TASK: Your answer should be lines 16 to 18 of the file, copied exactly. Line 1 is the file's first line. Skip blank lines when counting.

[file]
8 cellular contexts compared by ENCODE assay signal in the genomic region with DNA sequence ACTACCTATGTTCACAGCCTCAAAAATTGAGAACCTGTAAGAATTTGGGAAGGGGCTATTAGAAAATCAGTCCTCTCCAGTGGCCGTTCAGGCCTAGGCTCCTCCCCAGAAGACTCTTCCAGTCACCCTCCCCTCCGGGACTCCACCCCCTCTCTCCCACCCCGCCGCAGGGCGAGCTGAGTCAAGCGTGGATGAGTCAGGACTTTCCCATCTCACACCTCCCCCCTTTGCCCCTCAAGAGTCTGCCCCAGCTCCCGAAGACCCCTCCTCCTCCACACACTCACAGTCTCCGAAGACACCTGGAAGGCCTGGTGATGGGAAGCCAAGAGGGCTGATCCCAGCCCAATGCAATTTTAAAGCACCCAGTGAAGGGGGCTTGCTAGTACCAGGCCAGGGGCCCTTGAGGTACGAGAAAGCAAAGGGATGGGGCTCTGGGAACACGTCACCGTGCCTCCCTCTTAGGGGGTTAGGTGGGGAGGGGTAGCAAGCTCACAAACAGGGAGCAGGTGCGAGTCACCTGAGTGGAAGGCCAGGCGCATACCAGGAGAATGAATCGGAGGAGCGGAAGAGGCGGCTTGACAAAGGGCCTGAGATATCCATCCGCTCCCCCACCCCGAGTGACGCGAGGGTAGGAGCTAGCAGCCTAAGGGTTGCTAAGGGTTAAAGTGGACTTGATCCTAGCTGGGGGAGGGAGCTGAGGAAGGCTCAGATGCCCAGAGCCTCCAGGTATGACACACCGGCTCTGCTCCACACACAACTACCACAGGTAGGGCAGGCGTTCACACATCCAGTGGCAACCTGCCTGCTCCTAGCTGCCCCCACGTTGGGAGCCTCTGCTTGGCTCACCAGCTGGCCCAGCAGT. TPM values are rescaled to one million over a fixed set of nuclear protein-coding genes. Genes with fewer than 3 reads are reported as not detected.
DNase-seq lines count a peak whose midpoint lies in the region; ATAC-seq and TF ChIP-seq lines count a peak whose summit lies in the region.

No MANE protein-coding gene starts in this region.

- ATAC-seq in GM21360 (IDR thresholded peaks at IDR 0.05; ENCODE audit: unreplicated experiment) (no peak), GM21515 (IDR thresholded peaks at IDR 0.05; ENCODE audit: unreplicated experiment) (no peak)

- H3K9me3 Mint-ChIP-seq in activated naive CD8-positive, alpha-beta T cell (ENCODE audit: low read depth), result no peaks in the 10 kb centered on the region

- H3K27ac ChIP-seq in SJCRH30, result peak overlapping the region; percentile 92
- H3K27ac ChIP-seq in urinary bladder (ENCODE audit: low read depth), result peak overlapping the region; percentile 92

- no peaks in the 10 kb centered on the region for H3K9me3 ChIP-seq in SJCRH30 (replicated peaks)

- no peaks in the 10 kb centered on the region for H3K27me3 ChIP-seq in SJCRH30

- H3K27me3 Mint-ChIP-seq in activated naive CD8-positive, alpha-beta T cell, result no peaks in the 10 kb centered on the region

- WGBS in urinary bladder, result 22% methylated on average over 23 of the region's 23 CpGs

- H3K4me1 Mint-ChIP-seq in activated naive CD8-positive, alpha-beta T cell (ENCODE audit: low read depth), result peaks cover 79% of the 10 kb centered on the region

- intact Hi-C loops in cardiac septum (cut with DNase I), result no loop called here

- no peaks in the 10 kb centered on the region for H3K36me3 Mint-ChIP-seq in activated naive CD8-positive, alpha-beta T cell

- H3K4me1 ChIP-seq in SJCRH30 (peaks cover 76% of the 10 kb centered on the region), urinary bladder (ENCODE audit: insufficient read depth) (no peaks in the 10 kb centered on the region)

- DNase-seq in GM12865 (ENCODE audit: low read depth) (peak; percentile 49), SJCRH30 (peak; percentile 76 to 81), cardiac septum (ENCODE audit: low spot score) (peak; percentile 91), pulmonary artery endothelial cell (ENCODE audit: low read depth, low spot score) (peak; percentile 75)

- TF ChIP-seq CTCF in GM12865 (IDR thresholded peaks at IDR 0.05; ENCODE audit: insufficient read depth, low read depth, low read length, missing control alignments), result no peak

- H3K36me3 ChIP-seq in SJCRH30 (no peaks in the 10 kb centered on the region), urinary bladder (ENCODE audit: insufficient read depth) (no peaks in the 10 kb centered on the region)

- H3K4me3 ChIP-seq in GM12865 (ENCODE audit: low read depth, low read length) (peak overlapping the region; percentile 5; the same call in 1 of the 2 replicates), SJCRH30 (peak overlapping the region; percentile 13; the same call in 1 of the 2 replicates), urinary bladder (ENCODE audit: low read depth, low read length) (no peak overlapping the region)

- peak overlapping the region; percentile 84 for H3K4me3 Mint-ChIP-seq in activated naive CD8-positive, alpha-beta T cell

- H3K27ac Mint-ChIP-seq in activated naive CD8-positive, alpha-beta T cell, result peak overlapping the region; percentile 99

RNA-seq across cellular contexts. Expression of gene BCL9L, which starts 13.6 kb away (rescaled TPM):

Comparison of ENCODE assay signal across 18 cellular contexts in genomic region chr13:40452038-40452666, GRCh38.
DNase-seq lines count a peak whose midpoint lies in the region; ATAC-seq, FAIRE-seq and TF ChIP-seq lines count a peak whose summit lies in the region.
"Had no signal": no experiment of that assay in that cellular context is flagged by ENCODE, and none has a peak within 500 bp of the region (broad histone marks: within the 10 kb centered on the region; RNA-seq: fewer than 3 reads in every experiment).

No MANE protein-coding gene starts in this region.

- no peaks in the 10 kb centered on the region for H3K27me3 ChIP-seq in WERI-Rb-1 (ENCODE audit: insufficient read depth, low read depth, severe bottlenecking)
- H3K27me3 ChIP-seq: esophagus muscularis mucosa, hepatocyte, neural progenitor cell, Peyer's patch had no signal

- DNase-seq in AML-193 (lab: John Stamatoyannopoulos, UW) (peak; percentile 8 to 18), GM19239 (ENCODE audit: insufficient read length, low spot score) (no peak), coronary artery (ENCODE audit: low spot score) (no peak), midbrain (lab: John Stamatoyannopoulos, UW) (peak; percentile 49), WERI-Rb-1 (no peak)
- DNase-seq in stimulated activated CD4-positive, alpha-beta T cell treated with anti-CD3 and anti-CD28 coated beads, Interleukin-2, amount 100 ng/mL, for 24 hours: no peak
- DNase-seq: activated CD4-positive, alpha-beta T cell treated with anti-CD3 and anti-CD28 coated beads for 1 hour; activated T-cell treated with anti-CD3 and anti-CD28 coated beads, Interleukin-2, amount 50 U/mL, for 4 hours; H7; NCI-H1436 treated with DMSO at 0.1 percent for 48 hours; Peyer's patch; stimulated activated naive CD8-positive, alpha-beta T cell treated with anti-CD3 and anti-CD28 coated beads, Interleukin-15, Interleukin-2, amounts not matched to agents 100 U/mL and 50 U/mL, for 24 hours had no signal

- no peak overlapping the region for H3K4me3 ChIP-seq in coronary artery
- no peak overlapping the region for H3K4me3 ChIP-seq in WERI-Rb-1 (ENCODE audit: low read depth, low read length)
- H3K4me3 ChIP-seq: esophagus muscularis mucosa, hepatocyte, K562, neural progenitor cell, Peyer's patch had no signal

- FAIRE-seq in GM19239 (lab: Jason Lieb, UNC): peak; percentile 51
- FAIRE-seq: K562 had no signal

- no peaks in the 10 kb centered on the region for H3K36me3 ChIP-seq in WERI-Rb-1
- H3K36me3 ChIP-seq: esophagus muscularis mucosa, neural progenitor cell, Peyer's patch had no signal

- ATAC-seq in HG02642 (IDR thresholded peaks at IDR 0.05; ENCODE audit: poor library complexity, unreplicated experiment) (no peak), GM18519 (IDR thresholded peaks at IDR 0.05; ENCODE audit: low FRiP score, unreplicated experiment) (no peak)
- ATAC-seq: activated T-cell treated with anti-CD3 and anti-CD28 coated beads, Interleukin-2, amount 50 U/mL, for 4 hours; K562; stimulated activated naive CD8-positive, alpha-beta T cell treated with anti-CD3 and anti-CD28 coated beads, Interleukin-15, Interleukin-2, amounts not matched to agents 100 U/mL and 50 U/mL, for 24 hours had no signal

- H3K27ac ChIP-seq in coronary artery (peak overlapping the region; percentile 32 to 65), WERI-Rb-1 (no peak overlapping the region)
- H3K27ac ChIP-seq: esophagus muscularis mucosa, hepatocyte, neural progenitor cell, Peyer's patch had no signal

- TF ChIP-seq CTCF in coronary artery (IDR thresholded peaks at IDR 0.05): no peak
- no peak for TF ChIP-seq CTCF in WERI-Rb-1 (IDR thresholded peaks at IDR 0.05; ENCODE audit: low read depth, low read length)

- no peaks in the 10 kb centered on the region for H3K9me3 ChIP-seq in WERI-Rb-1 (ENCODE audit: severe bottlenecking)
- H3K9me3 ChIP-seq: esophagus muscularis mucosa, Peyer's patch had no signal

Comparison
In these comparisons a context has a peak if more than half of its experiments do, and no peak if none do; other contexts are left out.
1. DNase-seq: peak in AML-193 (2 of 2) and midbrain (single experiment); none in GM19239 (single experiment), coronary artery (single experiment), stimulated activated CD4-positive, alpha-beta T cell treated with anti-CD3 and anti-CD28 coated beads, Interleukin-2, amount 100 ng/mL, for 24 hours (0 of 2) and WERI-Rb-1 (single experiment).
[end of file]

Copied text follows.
- DNase-seq in GM12865 (ENCODE audit: low read depth) (peak; percentile 49), SJCRH30 (peak; percentile 76 to 81), cardiac septum (ENCODE audit: low spot score) (peak; percentile 91), pulmonary artery endothelial cell (ENCODE audit: low read depth, low spot score) (peak; percentile 75)

- TF ChIP-seq CTCF in GM12865 (IDR thresholded peaks at IDR 0.05; ENCODE audit: insufficient read depth, low read depth, low read length, missing control alignments), result no peak

- H3K36me3 ChIP-seq in SJCRH30 (no peaks in the 10 kb centered on the region), urinary bladder (ENCODE audit: insufficient read depth) (no peaks in the 10 kb centered on the region)